Off Psychiatric Drugs After 14 Years: A Story of Hope and Recovery

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This article is a personal account of a person’s journey with psychiatric medicines and their experience of stopping taking these medications. The author shares how she was prescribed various medicines over a span of fourteen years, starting with Prozac at the age of 18 during their time at Yale University. In the beginning the medicines helped her cope with anxiety and perform better in college, but they also led to unexpected and severe side effects and changes in her personality.

The author writes about her struggles with trying to come off the medications, experiencing withdrawal symptoms, deep depression, and even hospitalizations. Withdrawal symptoms are physical and psychological symptoms that occur when you stop taking a medicine/drug. They can be very severe and painful. Despite asking for help from doctors, she faced resistance from psychiatrists who either just gave her more pills or discouraged her from stopping the medicines. She eventually found a supportive psychiatrist who helped her successfully taper off the medications over a two-year period. Tapering is the process of stopping a medicine that the body has become addicted to – many psychiatric medicines have this addictive property.

Throughout her journey, the author says her belief in herself was important as she was fighting many negative messages from doctors and society about her ability to come off the drugs. She says she has hope that psychiatry will work with alternate approaches which are more holistic (such as looking at nutrition), and learn from past mistakes influenced by the pharmaceutical industry. She writes easy to reach clinical support is necessary for others who want to taper or discontinue psychiatric drugs.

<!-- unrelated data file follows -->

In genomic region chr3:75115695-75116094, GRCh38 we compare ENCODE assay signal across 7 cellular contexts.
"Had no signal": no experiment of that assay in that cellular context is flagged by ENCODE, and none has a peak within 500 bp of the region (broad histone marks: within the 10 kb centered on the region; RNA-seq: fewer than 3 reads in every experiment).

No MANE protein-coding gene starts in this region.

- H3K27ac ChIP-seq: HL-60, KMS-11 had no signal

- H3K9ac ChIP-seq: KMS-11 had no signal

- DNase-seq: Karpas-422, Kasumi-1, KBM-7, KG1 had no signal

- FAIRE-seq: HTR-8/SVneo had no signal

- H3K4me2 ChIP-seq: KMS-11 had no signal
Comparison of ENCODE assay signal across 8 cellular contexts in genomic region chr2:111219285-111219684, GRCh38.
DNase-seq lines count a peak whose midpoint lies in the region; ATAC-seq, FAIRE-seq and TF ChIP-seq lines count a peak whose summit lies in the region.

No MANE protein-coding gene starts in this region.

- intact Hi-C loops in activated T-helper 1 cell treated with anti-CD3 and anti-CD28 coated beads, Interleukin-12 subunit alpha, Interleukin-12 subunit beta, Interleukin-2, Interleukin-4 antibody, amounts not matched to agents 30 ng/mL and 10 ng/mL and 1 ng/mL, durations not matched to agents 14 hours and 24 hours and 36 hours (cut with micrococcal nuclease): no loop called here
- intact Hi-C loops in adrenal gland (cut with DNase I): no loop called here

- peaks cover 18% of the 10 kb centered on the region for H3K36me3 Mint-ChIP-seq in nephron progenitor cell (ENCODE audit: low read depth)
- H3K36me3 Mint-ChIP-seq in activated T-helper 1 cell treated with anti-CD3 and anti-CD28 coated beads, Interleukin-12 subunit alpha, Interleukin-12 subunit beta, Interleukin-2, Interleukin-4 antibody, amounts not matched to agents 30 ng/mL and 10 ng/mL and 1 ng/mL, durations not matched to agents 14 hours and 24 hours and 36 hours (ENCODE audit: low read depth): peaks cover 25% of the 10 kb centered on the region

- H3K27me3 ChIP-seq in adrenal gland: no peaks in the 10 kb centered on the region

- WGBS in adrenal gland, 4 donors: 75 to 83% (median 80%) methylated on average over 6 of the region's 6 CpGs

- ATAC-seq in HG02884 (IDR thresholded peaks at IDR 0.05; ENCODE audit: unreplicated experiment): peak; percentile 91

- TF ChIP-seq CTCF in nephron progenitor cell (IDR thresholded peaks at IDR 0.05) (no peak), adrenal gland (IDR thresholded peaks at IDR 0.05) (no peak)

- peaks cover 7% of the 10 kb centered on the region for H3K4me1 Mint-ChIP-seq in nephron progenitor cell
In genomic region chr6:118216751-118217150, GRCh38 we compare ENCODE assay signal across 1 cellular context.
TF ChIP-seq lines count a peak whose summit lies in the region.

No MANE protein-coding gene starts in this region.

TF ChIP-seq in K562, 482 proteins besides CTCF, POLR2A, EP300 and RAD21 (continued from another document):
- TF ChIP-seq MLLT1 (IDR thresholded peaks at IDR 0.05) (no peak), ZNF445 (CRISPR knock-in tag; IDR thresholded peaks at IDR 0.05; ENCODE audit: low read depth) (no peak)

She writes that financial and spiritual support from her parents, and compassion and understanding from her partner were essential to her recovery.

The author highlights their improved mental and emotional state after coming off the drugs, but she also says that life still has its challenges. She has a deep sense of self-awareness and spirituality, and has a desire to help others who are struggling with similar experiences.

This is a synopsis of a personal story that first appeared on Mad in America. The full version can be read here.

This is a shortened synopsis edited for a South Asian audience.

Naas Siddiqui

Naas has 15 years of experience in the mental health and substance abuse field in various capacities, including in peer support, training, research, clinical work, advocacy and strategic planning. Currently she is an academic writer and researcher with the Temple University Collaborative for Community Inclusion of People with Psychiatric Disabilities and works as the part time Cultural Competence and Linguistics Coordinator for the Philadelphia Department of Behavioral Health and Intellectual disAbility Services System of Care federal grant. Recently, as a volunteer, she co-founded and coordinated the group Spiritual Emergence and Other Extraordinary Experiences at CIIS from January 2014-June 2016 and produced Holding the Shadow, a community collaborative social commentary theatre project for survivors of the mental health and substance abuse systems. She is especially interested in exposing, resolving, and repairing disparity and discrimination issues- racism, homophobia, sexism, classisism- in mental health and substance abuse services- including power disparities between providers of services and the people receiving services. She holds a BA in Psychology, Neuroscience Track, from Yale University, and a Masters Degree in Integral Counseling Psychology from CIIS. She is a long time psychiatric survivor and is psychiatric drug free (and beyond happy and grateful about this) after 15 years of psychiatric drugging.


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